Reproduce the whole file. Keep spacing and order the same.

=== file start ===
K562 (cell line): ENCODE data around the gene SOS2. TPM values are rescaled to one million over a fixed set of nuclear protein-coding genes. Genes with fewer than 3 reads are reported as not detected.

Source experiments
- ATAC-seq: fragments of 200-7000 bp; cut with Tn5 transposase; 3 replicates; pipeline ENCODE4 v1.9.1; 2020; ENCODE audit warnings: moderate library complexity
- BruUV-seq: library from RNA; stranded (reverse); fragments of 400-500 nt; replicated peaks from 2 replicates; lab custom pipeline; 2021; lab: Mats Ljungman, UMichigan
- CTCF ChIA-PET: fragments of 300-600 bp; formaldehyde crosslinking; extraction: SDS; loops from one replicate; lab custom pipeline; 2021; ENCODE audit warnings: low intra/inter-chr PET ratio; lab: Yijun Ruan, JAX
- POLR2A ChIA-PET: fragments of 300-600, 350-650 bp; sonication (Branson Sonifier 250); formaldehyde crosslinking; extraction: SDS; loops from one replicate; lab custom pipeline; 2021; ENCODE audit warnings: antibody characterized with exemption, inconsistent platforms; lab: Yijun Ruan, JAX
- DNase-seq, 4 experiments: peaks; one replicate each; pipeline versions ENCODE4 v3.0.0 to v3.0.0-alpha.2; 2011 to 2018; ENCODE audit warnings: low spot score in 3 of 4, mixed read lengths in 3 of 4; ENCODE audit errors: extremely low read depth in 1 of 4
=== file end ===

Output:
K562 (cell line): ENCODE data around the gene SOS2. TPM values are rescaled to one million over a fixed set of nuclear protein-coding genes. Genes with fewer than 3 reads are reported as not detected.

Source experiments
- ATAC-seq: fragments of 200-7000 bp; cut with Tn5 transposase; 3 replicates; pipeline ENCODE4 v1.9.1; 2020; ENCODE audit warnings: moderate library complexity
- BruUV-seq: library from RNA; stranded (reverse); fragments of 400-500 nt; replicated peaks from 2 replicates; lab custom pipeline; 2021; lab: Mats Ljungman, UMichigan
- CTCF ChIA-PET: fragments of 300-600 bp; formaldehyde crosslinking; extraction: SDS; loops from one replicate; lab custom pipeline; 2021; ENCODE audit warnings: low intra/inter-chr PET ratio; lab: Yijun Ruan, JAX
- POLR2A ChIA-PET: fragments of 300-600, 350-650 bp; sonication (Branson Sonifier 250); formaldehyde crosslinking; extraction: SDS; loops from one replicate; lab custom pipeline; 2021; ENCODE audit warnings: antibody characterized with exemption, inconsistent platforms; lab: Yijun Ruan, JAX
- DNase-seq, 4 experiments: peaks; one replicate each; pipeline versions ENCODE4 v3.0.0 to v3.0.0-alpha.2; 2011 to 2018; ENCODE audit warnings: low spot score in 3 of 4, mixed read lengths in 3 of 4; ENCODE audit errors: extremely low read depth in 1 of 4